Cladding the Palazzo Lavoro

Research output: Chapter in Book/Report/Conference proceedingChapter


During the Great Depression, architect Wallace Harrison first utilized aluminum as a cladding material in his role as the chief designer of the massive Rockefeller Center complex in New York City. Following World War II, his firm was commissioned by Alcoa to aid in the design of aluminum cladding that could be replicated as a marketable product. In Harrison’s case, authorship of specific cladding designs was challenged by the transversal relationship that existed between designers inside and outside of Alcoa. Concurrent to Alcoa’s initiative, Reynolds Aluminum aimed to associate modern architecture with aluminum, amplifying their claim that aluminum possesses natural beauty. The effort included collaborations, advertising and books. This chapter focuses on the design and production of mid-twentieth-century aluminum cladding, arguing that decorative treatment was consciously imbricated in what it meant to be modern. A central character is a curtain and screen wall system design by Minuru Yamasaki for Reynold’s Detroit region office building, a novel system that warrants recognition in light of the collaborative dynamic.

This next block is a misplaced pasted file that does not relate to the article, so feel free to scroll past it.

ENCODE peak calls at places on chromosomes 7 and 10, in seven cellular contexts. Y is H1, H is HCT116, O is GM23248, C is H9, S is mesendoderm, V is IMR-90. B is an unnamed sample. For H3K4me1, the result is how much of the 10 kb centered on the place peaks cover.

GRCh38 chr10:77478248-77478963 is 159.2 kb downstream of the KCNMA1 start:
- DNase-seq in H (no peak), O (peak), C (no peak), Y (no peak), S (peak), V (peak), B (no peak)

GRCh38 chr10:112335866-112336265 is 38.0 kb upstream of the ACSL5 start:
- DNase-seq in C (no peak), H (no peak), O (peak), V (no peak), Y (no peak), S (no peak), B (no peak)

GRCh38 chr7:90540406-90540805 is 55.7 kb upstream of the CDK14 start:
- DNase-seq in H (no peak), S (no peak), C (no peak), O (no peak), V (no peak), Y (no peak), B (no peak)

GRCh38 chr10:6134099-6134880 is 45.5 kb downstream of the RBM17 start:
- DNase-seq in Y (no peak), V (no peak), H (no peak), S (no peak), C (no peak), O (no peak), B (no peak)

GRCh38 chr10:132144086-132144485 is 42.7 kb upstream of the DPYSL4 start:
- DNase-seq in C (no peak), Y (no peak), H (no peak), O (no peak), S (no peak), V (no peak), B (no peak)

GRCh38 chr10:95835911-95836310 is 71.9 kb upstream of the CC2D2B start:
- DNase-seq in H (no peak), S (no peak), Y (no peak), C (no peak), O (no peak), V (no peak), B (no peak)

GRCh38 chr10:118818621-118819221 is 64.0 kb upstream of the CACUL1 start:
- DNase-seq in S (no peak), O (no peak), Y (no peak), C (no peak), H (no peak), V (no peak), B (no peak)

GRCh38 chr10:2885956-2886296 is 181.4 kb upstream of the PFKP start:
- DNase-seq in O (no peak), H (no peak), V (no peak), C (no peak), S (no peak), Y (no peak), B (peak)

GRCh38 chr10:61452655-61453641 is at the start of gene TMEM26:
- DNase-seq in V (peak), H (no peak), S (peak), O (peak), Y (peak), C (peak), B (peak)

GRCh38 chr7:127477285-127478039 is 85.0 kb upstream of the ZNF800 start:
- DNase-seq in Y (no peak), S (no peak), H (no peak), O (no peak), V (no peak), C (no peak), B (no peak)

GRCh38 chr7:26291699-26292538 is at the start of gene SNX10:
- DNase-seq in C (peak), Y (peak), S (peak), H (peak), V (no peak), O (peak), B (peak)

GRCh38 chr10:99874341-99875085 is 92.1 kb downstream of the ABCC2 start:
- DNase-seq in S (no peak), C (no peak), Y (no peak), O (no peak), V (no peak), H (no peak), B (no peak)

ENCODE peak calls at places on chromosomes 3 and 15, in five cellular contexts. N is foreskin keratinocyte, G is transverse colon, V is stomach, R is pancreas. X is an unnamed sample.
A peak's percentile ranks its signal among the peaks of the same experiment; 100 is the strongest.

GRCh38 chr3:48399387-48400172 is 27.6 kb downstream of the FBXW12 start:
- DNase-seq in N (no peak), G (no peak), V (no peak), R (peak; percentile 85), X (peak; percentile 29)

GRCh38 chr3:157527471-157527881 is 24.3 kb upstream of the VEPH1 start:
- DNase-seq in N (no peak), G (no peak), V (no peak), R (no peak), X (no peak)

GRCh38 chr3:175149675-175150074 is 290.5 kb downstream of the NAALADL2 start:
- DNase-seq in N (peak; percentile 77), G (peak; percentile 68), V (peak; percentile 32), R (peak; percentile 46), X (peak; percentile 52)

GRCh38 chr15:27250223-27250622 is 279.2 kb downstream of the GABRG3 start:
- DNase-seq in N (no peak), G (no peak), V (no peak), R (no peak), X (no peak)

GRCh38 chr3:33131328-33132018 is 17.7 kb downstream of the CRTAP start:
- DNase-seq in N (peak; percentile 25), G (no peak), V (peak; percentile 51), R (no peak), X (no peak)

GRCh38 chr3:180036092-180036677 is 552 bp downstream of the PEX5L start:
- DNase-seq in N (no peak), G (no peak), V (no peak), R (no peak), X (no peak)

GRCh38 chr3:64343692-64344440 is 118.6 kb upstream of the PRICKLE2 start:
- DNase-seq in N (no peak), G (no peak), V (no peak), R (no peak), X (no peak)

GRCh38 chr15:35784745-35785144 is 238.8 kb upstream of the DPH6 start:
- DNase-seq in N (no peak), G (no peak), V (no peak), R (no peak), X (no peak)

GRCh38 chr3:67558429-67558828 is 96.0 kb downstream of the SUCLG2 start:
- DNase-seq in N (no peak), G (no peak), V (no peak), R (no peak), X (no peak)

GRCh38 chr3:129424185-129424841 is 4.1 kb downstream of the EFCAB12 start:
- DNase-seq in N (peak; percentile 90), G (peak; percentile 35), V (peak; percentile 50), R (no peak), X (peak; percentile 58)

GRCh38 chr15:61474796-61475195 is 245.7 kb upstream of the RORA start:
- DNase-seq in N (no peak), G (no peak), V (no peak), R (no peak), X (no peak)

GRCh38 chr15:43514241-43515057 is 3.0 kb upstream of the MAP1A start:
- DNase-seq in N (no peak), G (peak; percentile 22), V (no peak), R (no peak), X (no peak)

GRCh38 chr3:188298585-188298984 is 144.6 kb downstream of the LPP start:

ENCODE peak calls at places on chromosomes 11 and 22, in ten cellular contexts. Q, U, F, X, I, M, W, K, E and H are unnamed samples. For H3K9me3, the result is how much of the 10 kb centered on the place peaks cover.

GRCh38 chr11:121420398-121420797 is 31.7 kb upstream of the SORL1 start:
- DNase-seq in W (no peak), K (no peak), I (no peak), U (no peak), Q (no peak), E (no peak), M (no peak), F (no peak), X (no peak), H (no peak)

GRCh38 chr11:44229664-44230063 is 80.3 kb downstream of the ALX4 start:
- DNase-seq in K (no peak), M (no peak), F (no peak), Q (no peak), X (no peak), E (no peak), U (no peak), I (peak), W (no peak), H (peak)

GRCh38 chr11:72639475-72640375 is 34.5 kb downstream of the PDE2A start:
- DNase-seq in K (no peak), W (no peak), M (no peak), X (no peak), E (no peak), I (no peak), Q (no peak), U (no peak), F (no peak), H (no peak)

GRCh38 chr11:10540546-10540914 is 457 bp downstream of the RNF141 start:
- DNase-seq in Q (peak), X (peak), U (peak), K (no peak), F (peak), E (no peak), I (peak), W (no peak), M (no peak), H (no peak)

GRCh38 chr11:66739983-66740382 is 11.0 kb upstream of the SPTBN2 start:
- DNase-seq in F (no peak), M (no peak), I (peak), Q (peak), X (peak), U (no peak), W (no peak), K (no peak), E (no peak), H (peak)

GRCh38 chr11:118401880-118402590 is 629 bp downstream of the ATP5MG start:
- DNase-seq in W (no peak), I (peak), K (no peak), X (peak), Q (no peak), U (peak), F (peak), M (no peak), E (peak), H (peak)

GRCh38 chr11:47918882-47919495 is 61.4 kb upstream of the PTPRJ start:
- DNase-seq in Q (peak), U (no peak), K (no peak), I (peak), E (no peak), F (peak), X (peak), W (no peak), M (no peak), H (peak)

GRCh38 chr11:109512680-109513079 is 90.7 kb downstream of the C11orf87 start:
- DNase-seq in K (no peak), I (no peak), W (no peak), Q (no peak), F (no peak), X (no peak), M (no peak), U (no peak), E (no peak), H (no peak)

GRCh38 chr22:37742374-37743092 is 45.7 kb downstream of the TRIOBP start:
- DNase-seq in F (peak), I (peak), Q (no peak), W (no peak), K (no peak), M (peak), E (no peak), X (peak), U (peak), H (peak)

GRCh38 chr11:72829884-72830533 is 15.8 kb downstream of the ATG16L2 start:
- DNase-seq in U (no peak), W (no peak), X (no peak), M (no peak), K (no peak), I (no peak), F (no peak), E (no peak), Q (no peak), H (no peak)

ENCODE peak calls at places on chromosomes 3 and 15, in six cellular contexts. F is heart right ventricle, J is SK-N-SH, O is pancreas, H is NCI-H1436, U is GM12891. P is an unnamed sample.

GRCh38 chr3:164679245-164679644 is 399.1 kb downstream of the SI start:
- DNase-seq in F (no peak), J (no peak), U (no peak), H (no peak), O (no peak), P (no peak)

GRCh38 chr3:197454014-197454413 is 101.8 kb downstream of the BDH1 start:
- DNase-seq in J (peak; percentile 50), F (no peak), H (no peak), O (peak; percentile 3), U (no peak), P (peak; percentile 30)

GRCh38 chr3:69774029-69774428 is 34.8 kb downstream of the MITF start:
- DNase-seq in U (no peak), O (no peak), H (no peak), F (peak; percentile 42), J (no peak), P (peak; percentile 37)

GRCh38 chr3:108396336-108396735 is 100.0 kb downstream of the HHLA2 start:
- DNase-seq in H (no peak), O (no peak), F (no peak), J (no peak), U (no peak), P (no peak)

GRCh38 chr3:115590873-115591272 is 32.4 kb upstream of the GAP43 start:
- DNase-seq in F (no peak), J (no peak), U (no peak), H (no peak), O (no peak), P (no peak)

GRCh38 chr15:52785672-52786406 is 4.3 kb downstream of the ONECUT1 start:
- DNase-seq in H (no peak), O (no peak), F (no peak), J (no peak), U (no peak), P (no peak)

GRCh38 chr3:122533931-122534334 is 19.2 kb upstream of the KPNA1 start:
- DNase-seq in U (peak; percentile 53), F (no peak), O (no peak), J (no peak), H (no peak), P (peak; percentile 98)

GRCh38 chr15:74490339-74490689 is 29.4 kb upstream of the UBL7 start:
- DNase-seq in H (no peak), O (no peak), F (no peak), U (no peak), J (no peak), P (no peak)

Original languageEnglish (US)
Title of host publicationConstructing Building Enclosures
Subtitle of host publicationArchitectural History, Technology and Poetics in the Postwar Era
EditorsClifton Fordham
ISBN (Electronic)9780429296963
ISBN (Print)9780367276287, 9780367276256
StatePublished - Jul 21 2020
Externally publishedYes


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